Back in the day, for Jewish cooks, the most important ingredient in Hanukkah latkes was buckwheat.
In 1916, the New York Board of Health issued a concise 36 page recipe book aimed at Jewish American homemakers. Published bilingually in both Yiddish and English, “How to Cook for the Family” contained recipes for such “plain, substantial and wholesome” dishes as tomato soup, beef stew and cornstarch pudding. So far as we can tell, the book was a flop among its intended audience. When a reporter working on a story about it asked a couple of Yiddishe homemakers for their opinion, the women told her off.
Unlike Rachel Ray (whom I happen to enjoy watching), I am perversely attracted to drawn out, labor-intensive kitchen projects. Case in point: I will happily put aside a few hours to stretch my own strudel dough. I also bake bagels, a process that involves simmering the raw bagels in a water bath laced with malt barley syrup before they go into the oven. As a matter of principle, I stay away from sauces in jars and other convenience foods like boxed muffin mix which violate my sense of culinary fair play and generally taste lousy. But my kitchen principles, like the rest of my life, are shot through with contradictions.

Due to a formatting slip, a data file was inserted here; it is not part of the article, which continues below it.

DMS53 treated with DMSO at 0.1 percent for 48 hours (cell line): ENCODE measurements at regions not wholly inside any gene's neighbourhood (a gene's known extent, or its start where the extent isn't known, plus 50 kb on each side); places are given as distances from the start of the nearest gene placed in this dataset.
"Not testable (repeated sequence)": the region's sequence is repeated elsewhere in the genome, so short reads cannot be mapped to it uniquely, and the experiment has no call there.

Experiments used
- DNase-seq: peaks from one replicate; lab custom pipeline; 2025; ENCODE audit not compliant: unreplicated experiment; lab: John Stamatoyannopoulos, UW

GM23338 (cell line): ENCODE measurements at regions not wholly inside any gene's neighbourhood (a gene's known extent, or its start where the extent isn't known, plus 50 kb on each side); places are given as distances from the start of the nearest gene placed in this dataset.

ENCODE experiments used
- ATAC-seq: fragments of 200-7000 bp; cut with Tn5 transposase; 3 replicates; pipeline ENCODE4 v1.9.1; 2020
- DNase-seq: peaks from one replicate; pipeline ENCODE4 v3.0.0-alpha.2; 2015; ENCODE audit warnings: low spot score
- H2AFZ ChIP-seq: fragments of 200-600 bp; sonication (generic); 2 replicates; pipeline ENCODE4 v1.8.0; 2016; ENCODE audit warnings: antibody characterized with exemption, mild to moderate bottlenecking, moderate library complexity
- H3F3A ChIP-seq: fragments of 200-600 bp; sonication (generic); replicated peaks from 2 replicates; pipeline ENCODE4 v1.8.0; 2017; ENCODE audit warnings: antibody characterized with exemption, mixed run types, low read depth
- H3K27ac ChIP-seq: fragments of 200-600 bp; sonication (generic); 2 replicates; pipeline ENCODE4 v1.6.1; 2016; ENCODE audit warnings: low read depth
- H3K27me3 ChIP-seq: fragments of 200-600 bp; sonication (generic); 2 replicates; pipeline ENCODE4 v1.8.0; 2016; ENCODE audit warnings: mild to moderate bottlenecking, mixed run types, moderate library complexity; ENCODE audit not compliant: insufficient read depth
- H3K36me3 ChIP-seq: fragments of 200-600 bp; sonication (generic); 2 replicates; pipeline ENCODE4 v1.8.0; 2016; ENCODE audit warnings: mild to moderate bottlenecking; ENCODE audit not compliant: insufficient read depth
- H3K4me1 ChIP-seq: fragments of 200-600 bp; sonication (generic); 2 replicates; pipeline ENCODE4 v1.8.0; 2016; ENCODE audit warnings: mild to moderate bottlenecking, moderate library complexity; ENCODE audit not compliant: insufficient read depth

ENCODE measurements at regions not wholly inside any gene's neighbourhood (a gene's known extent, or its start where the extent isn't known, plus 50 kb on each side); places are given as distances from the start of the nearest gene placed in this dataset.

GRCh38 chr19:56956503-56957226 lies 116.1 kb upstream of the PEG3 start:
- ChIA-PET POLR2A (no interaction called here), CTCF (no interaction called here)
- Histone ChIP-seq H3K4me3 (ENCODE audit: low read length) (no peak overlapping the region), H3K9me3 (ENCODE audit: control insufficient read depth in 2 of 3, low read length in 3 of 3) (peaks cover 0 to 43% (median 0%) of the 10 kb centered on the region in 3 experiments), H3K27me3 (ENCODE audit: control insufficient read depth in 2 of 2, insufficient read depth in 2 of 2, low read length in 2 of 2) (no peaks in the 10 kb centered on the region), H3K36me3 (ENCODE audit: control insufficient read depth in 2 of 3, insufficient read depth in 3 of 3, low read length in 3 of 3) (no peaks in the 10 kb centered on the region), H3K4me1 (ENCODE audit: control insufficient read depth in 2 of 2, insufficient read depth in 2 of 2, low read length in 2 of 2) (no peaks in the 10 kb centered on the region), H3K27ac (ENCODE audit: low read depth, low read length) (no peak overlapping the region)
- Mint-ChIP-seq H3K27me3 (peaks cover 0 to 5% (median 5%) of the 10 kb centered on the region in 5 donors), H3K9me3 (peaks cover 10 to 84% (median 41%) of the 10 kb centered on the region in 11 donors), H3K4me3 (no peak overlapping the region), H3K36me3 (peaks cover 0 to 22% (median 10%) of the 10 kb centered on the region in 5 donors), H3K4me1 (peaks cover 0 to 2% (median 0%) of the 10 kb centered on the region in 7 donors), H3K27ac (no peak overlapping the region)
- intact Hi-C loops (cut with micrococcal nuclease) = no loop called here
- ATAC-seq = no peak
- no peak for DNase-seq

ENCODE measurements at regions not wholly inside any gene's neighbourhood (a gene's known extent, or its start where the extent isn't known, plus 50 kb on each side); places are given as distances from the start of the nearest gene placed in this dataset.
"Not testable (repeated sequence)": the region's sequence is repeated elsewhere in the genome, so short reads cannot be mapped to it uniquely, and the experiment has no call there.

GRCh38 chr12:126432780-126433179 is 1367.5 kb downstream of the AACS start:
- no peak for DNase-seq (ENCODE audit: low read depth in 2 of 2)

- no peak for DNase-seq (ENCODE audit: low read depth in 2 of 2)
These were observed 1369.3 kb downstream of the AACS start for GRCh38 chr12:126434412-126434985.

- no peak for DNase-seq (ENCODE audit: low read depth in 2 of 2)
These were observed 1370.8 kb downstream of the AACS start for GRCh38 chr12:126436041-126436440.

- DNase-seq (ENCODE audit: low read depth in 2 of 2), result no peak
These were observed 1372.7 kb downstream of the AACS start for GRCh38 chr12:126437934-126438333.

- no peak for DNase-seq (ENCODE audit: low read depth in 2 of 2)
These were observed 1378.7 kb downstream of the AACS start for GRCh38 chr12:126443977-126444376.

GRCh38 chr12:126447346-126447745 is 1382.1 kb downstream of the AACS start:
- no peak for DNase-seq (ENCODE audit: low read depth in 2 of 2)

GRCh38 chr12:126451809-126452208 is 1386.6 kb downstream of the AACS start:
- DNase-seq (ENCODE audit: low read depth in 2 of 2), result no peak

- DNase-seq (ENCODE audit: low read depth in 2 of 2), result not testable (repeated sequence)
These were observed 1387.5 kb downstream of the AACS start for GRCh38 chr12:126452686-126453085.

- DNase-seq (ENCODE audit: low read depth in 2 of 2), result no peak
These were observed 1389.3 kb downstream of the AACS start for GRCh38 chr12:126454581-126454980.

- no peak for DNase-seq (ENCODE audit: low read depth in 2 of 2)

Esther Kessler, my paternal grandmother, cooked with the precision of a diamond cutter, methodical, deliberate, and composed. Her hair professionally coiffed, a silk-scarf jauntily tied at the neck, she brought those same qualities to her personal style.
A gastronomic fixture of the Lower East Side for seventy-one years, the Essex Street Market faces a precarious future. Recently approved guidelines for the nearby Seward Park Urban Renewal Area development project include the possibility of demolishing the current market in favor of a larger, more modernized facility at a new, still undetermined, location. In the tug of war between developers and preservationists, outraged East Siders have mobilized to spare the Depression era structure.
One sure sign of spring in my Brooklyn neighborhood is the first sighting of the Mr. Softee truck. A hundred years ago, Jewish residents of the Lower East Side knew it was spring by the appearance of sorrel, or schav in Yiddish, on the neighborhood pushcarts. While the pushcarts are gone, nowadays you can find sorrel at city greenmarkets.